This module is to sort out issues on time. Particularly giving away one's power by putting ones attention in the past or future in ways that aren't useful.
1. Past and Future -
Here we switch back and forth between attention on what one should have done in the past and what one needs to do later. Hopefully, in contrast, it becomes more clear that the action is in the present.
"What should you have done?"
"What do you need to do later?"
2. Later -
Deciding to do something 'later' or 'when I have time' is generally a way of not facing the actual decision. 'Later' never comes, there is always only Now. There is no time 'later'. Examine this phenomenon. Find examples of what the client decided to do later, but never got around to, and they still are in the category of what should be done 'later'.
"Tell me some things you planned to do 'later'"
3. Pre-planned Future -
Look at to what extent the person's future has already been spoken for, because of what she "must" do or has promised to do, etc. A future is most useful if it is flexible and open and one can change it. It can be very limiting to believe that it has to be a certain way.
"What part of your future is already occupied?" (pre-planned, committed)
4. Elsewhere -
Attention is most effective in the present. It can be very useful to recover attention that is elsewhere. Depending on what you find, re-experiencing of incidents or soul retrieval might be done.
"What part of your attention is somewhere else in time?"
5. Opportunities -
Get the person to look at opportunities and resources that area are available to her today. Get her used to looking for them in the present, rather than in the past or the future.
"Tell me some opportunities you have today"
6. Unfinished -
Find out what the person has in her space that is unfinished. Find out why, what is stopping her, what isn't she responsible for, what is she putting in the future instead of here, etc.
"What do you have in your area that is unfinished?"
7. Procrastination -
Work over the subject of procrastination. What is she procrastinating, what has she procrastinated before. How is she doing it, how could she do it differently. A threshold process might be a good idea, building up the horrors of procrastination, and then leading towards a future of doing things right away.
"Is there anything you procrastinate?"
"Where would you be today if you hadn't procrastinated?"
8. Time Line #
Help the person find out how her time line is organized. For example, ask her to think of something that she does very regularly, like brush her teeth. Ask her to remember doing it earlier today or SEE herself doing it today, then yesterday, then a week ago, then a month, then last year, then 10 years ago. Then ask her where the different pictures are in relation to each other. That is a little more difficult with people who aren't aware of their pictures, but it can still be done. You can also watch the person's hand gestures and listen to her language to get clues on how she organizes time spatially. Make sure to map out the future also. Common methods could be as a line in front with time moving from left to right, or as a line with the past going backwards and the future forward and the person right in the middle in the present. Or as a curve with the past curving out to one side and the future to another. But all kinds of arrangements are possible. Some people just has the past in a big pile behind them. There is always SOME way they are organizing it. The idea is simply to find out how and then use that knowledge to help them with. Like, you can make nice visualizations in the place they put the future and so forth.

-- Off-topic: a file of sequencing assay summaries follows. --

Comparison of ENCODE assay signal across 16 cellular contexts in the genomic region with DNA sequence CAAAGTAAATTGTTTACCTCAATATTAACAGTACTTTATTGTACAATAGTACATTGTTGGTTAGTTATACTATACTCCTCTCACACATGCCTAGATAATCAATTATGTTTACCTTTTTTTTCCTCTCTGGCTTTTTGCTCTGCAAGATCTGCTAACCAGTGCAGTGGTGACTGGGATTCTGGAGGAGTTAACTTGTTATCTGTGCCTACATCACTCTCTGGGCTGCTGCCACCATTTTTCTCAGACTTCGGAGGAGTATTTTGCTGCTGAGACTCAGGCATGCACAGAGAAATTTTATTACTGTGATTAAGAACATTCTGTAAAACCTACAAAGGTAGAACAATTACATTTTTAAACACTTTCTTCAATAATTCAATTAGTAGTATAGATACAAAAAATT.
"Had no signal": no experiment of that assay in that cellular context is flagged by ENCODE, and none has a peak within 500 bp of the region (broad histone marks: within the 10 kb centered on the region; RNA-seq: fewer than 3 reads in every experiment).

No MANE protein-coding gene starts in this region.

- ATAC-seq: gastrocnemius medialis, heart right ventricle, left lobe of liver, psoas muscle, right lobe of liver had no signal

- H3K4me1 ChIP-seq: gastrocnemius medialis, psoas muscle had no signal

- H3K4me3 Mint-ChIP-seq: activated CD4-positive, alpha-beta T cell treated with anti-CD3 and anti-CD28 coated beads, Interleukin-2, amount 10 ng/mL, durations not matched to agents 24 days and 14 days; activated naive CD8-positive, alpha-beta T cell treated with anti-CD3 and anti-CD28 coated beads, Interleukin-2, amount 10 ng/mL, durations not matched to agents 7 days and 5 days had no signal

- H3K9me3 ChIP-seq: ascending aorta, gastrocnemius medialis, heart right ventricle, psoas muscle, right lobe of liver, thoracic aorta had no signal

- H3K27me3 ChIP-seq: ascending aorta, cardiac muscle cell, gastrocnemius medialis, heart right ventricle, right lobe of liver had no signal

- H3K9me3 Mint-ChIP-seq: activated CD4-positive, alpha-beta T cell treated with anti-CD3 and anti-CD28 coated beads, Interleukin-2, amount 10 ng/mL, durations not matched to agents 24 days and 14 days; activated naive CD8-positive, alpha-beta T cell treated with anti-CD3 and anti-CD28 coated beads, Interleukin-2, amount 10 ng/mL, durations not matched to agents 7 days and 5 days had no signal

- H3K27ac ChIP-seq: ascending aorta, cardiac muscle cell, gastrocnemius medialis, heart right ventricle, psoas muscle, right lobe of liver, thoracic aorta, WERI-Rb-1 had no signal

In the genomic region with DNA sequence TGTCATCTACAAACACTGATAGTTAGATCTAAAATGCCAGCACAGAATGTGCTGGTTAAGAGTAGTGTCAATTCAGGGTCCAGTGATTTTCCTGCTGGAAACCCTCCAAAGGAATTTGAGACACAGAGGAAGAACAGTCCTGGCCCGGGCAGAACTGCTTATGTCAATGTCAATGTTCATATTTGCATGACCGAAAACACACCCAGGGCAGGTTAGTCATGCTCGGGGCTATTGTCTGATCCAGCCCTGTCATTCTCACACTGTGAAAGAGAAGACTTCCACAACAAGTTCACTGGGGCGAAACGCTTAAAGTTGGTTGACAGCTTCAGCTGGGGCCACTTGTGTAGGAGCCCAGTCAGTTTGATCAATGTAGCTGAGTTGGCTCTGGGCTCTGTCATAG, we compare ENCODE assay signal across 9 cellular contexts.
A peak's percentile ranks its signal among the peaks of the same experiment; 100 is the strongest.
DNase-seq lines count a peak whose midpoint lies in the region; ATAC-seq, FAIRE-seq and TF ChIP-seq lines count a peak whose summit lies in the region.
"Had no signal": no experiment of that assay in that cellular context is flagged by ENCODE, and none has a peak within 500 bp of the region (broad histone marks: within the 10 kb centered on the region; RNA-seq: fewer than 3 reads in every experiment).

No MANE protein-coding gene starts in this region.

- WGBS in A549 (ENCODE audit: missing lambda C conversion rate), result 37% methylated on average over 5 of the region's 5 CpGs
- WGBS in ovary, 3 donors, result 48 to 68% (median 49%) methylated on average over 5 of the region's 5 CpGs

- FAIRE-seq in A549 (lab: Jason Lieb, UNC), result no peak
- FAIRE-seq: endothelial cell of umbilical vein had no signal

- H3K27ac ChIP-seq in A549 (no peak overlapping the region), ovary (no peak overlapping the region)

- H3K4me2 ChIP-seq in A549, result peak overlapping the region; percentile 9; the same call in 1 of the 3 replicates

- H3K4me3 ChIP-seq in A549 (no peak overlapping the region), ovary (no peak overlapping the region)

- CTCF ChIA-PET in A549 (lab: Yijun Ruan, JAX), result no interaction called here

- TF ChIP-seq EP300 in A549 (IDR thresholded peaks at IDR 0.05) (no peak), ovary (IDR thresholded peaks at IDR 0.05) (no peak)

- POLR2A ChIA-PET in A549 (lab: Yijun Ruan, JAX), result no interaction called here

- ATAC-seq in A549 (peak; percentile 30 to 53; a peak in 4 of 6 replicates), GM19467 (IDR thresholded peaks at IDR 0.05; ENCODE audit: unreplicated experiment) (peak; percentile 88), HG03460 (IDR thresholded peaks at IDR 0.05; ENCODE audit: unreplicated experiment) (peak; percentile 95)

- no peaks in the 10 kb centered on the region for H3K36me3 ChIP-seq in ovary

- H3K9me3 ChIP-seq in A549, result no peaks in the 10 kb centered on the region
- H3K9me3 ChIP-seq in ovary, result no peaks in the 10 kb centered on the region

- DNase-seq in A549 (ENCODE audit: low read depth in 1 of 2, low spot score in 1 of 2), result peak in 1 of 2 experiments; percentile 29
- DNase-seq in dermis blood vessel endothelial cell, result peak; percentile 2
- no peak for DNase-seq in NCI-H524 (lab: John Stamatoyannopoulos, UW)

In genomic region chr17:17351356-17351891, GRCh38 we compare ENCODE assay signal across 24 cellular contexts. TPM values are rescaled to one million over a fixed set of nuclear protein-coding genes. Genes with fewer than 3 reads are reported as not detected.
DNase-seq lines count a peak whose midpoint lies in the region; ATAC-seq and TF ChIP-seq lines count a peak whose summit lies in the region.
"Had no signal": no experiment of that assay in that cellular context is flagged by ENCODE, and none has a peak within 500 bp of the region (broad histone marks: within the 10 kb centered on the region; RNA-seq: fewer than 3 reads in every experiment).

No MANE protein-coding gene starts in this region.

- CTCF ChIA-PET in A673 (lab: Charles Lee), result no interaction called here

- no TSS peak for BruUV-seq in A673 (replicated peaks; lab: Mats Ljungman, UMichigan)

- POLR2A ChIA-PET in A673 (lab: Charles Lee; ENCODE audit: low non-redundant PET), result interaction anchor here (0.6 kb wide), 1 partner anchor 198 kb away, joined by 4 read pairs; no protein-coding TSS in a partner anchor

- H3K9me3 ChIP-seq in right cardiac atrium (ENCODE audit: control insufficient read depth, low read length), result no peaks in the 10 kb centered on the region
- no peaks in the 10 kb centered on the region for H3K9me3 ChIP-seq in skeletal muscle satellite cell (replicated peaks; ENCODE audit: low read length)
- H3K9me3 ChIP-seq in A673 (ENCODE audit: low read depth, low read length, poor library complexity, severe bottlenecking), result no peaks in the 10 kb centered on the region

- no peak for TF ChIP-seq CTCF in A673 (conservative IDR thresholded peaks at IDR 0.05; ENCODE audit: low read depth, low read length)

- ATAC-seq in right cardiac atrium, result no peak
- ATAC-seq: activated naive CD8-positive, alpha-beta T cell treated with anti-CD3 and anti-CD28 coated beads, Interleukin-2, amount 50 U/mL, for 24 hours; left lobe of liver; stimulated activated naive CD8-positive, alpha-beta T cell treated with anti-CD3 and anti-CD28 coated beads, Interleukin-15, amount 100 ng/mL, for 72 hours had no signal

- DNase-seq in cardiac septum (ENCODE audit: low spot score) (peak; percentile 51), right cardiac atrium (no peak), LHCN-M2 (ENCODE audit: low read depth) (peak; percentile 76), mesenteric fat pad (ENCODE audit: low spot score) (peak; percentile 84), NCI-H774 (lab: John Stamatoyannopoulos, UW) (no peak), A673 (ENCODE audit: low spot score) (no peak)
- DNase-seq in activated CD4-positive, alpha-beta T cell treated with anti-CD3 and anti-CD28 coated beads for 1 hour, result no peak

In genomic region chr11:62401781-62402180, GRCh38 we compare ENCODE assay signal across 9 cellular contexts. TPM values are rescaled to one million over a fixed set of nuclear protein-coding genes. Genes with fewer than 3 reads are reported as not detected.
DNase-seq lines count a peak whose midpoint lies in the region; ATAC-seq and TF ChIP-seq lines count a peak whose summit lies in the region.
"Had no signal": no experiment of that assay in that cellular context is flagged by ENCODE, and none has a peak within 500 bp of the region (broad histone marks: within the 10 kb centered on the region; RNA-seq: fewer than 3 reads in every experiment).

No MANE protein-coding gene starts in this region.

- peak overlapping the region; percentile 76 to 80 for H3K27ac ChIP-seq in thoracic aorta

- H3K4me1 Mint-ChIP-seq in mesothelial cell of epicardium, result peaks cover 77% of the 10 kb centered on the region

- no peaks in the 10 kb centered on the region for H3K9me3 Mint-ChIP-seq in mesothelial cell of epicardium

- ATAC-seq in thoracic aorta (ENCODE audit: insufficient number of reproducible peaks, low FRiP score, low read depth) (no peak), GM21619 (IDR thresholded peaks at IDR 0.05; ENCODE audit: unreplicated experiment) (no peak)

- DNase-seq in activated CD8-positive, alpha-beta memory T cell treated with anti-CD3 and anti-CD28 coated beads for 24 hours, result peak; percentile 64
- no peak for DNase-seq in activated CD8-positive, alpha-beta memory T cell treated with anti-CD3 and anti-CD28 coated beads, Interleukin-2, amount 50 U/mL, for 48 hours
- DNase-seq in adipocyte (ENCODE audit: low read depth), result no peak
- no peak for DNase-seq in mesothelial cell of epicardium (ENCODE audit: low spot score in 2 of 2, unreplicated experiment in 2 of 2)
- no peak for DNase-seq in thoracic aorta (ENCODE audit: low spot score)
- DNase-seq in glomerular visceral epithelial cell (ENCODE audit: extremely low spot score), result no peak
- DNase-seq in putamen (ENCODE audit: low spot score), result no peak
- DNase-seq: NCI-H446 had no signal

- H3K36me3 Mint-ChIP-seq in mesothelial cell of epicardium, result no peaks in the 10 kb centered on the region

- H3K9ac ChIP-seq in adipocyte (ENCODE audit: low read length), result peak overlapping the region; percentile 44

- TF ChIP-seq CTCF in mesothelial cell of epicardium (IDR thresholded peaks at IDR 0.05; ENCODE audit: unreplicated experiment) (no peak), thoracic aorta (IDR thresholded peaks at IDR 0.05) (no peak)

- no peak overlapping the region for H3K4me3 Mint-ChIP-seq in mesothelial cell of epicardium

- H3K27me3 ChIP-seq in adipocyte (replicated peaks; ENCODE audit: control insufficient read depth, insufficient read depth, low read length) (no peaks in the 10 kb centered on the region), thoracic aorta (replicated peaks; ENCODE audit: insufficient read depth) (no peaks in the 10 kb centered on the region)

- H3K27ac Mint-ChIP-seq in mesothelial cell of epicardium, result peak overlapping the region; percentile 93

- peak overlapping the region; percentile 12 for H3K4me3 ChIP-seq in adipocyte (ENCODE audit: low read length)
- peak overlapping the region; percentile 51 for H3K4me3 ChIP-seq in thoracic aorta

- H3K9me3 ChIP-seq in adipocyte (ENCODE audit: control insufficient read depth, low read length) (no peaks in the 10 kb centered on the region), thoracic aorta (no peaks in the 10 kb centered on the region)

9. Time Orientation #
There are three main ways most people relate to time:
- In-Time: Only paying attention to the present, not having any overview of time.
- Through-Time: Seeing everything as continuous periods, good overview, but attached from it.
- Between-Time: Seeing everything as strings of similar events, distinct from everything else.
Find out what our client is mainly doing. Or what she is doing in different situations. Then exercise the other methods. Each one has advantages for different purposes. Build up the resources necessary to do each one. That is, visualize pictures, adjust the PDs to accomplish different ways of dealing with them. The idea is to become more flexible, so that one has choice in how to relate to time.
10. Later #
Get the person to make a list of everything she has put in the future because they aren't pleasant or fun or interesting to do now. Take up each one and make her decide what to do with it. Do it, file it (in the past), or trash it (forget about it).
11. Dying Tomorrow $
Get the person to go through her unfinished affairs and complete them, as if she was going to die tomorrow. That is, have her put things in order, deliver unfinished communications, etc. Not just imagine doing it, even though that would be a nice process too. But get her to actually complete the actions.
12. Commit $
Get the person to make up her mind on anything in her life she is undecided about. I.e. anything that she has there, but one is not committed to being responsible for it. Either use it or lose it. Have a dialogue about it from the perspective that she HAS to either do it or give it up. If necessary work with her in her actual area committing to things, calling people, etc.
13. Do it Now #
Drill the 'do it now' principle. Go through the person's personal space with her. Exercise handling particles according to: do it, delegate it, ditch it. Organize the person's space as necessary. Look through her unfinished cycles and get her to complete them, give them to somebody else, or drop them.
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